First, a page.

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Trump to impose visa ban on ICC personnel.



  Chief Prosecutor of the International Criminal Court Fatou Bensouda and Deputy Prosecutor James Stewart at the ICC at the Hague.

Chief Prosecutor of the International Criminal Court Fatou Bensouda and Deputy Prosecutor James Stewart at the ICC at the Hague on 25 January.

Koen Van Weel / Getty Images

The last step of the Trump administration to prevent the International Criminal Court from investigating war crimes in Afghanistan was announced on Friday by Secretary of State Mike Pompeo, but it is difficult not to see it as the result of the # 39; influence of the national security adviser John Bolton.

Pompey announced a "policy on US visa restrictions against those individuals directly responsible for any ICC US personnel investigation" and said the administration was already implementing the policy, even if he would not name anyone involved. He cited the authority granted to the secretary of state under the 1990 immigration law to prohibit people whose presence "would have potentially negative consequences on US foreign policy". He also said that the policy could be used to discourage investigations into allied personnel, including Israelis, and said further steps could include economic sanctions.

Bolton presented these passages in a speech in September. Bolton, a longtime antagonist of the court, sees the ICC as a dangerous threat to American sovereignty and, in some way contradictory, an ineffective and redundant organization. He called his work to reject the administration of George W. Bush "one of my most proud achievements".

While this is a long-time fixation on Bolton, the actions of the State Department on Friday were specifically called for by the ICC Fatou Bensouda prosecutor's request in November 2017 for a formal investigation into war crimes committed in Afghanistan. The ICC investigations examine all actions in a given country rather than those of a particular actor, so this could include alleged crimes by the Taliban and Afghan and US military government forces. While the United States is not part of the ICC, Afghanistan is, so the actions that have been committed fall within the jurisdiction of the Court. However, the court's ability to enforce this mandate is notoriously weak, and it is very unlikely that American troops will actually be tried at the Hague. In any case, no significant action has been taken on the Afghanistan case, since the Bolton judges are still evaluating the evidence to decide on Bensouda's request, so it is not clear enough what caused this escalation. Pompey said only that it was unacceptable that "the prosecutor's request for an investigation remains pending." One of the ICC judges left the court in January, partly to protest the pressures of the Trump administration.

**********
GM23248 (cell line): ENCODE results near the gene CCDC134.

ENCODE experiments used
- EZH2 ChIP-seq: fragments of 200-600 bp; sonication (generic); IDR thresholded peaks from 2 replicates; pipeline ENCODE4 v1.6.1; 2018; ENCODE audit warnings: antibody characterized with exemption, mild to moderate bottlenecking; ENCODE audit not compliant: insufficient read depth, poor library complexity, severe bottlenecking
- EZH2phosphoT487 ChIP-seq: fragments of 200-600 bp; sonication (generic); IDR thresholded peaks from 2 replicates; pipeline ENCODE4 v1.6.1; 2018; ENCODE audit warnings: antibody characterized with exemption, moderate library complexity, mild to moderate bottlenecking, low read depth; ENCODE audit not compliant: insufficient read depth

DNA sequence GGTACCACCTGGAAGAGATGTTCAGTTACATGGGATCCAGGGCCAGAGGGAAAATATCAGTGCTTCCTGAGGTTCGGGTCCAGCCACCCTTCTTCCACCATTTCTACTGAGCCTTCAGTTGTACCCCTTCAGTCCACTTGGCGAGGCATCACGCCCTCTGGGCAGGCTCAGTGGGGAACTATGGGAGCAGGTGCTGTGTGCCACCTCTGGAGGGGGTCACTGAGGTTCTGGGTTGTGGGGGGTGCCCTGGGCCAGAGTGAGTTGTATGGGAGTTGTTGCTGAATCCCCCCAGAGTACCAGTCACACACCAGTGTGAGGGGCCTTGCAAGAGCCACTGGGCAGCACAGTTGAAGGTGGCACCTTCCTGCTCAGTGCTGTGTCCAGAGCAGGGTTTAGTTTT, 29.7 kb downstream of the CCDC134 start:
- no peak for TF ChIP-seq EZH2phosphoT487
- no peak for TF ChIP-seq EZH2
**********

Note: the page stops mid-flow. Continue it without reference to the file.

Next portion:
It is worth noting that US law already includes restrictions on CCI agents. The American Servicemembers Protection Act, a Congress of anti-ICC measures approved in 2002, already prohibits CIC agents from conducting US soil investigations or investigations. The new policy goes one step further, as the ICC staff is apparently ruled out before an investigation has begun.

ASPA was dubbed the "Hague Invasion Act" by opponents due to a clause authorizing a military action to save US citizens who were detained on charges by the court. It seemed an unbelievable scenario.


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